IN PRACTICE

Power

Power, in terms of social relations, refers to the capacity to influence or control others. For example, in a traditional supervisor-learner relationship, the supervisor may be in a position of power. Roles as a supervisor include assessing the learner and potentially writing letters of recommendation. Relative to these supervisory roles the learner might feel she must consistently impress the teacher to the point that she might not disclose if she is struggling with a personal challenge interfering with learning, for fear that this might have negative impacts on the supervisor's perceptions and thus her ultimate academic progression. 

While many resources discussing authorship practices encourage explicit conversations about authorship roles and eventual positions throughout the research process, fewer factor in power particularly nuanced attention to it. Not all power relations are this explicit and visible. There may be occasions that challenge assumptions or that remain unnoticed until something triggers attention to it. 

Thus ongoing critical questioning about power is advisable. For example:

  • In this situation, who stands to benefit and who stands to lose?
  • What might each person gain and lose?
  • What gains and losses might I be overlooking? 

Authorship ethics resources also explicitly outline that:

  • gift and ghost authorship are unethical practices,
  • even if someone has been paid to provide a service, if they meet the guidelines for authorship they should still be an author (financial payment does not replace authorship credit)
  • the issue of "need" (e.g. going up for academic promotion soon) should not trump actual contributorship.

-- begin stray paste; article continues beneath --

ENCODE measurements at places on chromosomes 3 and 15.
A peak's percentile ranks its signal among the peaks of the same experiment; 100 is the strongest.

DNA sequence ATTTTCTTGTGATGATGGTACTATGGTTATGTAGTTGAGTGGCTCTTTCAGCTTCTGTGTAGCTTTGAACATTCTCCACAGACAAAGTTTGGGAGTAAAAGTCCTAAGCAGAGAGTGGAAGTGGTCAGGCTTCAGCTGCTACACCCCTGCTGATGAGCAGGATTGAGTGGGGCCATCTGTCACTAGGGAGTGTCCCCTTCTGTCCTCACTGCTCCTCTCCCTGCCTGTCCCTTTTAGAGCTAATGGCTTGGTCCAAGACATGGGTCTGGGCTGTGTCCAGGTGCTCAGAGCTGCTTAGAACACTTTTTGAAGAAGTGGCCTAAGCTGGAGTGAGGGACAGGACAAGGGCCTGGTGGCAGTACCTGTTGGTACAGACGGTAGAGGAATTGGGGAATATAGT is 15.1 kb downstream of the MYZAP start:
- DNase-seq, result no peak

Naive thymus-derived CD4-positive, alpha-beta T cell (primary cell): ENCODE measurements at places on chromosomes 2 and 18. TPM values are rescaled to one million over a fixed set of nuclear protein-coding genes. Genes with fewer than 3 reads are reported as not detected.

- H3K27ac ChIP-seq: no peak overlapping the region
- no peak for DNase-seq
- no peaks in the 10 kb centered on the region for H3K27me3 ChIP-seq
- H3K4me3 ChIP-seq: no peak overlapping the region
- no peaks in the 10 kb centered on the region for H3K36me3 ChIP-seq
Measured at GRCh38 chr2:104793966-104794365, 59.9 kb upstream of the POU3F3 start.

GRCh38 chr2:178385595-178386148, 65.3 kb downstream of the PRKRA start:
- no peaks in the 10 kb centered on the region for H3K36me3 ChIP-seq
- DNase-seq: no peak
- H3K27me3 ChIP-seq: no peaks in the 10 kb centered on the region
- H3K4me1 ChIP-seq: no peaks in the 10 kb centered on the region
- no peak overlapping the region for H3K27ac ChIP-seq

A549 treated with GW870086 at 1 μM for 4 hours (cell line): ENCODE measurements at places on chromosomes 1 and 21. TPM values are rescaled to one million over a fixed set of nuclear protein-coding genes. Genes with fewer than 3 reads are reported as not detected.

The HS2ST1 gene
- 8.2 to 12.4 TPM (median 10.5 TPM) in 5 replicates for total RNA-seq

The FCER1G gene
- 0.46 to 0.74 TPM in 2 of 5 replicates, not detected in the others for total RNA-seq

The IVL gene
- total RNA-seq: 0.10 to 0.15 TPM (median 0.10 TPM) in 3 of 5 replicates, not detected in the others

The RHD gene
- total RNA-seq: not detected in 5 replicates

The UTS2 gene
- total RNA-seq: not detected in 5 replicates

However, an often overlooked factor skewing whether and how someone sees these practices at all, is power. While being paid to conduct data analysis does not take away from the fact that the person has conducted data analysis; power relations could potentially position a lead author to view such work as a paid, non-intellectual service instead of an intellectual contribution. Power complicates authorship conversations because it can skew what and how we see in a situation.  

Therefore, additional guiding questions could include: 

  • Are the contributions of anyone on this authorship list overrepresented because they are in a relatively prominent or powerful position?
  • Are the contributions of anyone on this authorship list underrepresented because they are in a relatively disempowered position?
  • Has anyone been forgotten entirely?
  • Am I justifying any of these misrepresentations using ethically-fraught rationales like: pay for service, current career choice, or proximity to promotion?

In order to make every effort to engage in ethical authorship practices, all members of research teams should strive to consider ethics and power in all authorship conversations and decisions. 


To cite this work: Baker L, Friesen F, Ng S. Authorship Ethics. An Online Supplement. [Internet]. 2018. Available from www.authorshipethics.com

Centre for Faculty Development, University of Toronto at St. Michael's Hospital.